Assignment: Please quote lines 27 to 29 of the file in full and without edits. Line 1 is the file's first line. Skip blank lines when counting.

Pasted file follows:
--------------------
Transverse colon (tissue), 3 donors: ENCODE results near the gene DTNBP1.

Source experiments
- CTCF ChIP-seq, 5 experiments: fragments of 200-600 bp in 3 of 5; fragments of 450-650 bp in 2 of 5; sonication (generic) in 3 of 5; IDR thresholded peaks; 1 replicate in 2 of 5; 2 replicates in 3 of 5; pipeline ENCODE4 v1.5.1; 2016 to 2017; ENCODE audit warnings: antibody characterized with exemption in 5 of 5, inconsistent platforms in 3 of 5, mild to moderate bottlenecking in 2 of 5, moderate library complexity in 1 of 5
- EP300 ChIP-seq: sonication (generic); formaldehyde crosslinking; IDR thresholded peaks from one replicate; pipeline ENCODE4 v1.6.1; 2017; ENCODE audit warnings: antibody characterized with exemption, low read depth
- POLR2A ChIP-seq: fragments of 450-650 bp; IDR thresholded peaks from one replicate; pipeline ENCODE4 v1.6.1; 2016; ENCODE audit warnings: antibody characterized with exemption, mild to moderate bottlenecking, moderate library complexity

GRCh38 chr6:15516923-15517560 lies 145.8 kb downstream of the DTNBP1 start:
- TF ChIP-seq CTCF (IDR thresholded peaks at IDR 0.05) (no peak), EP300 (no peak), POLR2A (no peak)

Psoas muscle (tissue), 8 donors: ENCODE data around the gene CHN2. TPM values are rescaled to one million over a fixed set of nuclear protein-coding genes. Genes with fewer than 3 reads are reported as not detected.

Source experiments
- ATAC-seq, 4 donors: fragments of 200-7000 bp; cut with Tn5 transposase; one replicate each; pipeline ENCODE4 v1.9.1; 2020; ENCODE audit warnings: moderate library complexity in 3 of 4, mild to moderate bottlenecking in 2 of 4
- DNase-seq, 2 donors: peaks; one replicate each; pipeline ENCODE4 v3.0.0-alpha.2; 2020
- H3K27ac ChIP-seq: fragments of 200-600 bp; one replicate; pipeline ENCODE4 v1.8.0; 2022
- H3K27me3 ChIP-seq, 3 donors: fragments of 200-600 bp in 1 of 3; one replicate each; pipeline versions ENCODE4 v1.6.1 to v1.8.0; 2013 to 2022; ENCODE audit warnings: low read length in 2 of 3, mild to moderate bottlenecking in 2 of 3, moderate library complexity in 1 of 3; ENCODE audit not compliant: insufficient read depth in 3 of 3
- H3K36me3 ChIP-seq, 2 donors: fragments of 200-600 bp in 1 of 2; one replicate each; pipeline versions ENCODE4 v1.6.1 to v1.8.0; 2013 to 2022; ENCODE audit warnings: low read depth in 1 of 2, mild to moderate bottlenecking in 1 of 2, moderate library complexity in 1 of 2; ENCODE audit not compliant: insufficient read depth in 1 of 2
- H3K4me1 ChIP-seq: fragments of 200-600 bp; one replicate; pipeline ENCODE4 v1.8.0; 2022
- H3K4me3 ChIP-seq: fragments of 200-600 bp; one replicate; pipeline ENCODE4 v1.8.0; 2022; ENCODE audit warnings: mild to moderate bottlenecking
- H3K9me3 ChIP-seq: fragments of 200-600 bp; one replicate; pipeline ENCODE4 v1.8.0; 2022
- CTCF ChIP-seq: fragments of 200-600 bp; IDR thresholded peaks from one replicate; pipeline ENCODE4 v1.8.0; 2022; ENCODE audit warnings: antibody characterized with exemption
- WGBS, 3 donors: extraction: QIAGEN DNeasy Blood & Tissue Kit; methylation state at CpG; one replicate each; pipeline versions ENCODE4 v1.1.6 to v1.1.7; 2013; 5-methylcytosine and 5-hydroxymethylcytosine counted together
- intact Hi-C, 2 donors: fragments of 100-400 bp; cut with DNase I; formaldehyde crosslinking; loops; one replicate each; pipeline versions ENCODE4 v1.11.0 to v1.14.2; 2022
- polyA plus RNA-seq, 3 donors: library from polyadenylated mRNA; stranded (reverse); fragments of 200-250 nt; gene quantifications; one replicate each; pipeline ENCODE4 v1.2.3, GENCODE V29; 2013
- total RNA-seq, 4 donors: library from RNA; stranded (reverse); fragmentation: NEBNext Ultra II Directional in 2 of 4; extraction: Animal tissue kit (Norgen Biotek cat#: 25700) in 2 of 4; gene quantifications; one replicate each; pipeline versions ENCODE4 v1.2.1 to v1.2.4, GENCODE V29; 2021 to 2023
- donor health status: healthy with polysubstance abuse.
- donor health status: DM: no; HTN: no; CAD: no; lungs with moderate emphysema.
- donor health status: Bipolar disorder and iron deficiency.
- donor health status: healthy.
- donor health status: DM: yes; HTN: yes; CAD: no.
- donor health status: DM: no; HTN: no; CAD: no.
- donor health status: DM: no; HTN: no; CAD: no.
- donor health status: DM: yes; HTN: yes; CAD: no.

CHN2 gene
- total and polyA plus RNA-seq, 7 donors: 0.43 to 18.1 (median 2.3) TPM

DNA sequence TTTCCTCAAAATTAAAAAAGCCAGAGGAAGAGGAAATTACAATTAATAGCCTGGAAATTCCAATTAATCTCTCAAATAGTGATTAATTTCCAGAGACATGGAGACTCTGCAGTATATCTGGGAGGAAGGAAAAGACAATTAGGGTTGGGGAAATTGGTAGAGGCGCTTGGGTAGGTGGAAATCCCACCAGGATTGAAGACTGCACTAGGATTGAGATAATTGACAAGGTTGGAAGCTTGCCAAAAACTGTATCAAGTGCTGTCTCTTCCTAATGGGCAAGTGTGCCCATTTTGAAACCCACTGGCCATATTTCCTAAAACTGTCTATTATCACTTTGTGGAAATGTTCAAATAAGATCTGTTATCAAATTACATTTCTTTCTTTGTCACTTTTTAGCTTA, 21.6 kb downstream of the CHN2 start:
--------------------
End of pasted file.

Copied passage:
- donor health status: DM: yes; HTN: yes; CAD: no.
- donor health status: DM: no; HTN: no; CAD: no.
- donor health status: DM: no; HTN: no; CAD: no.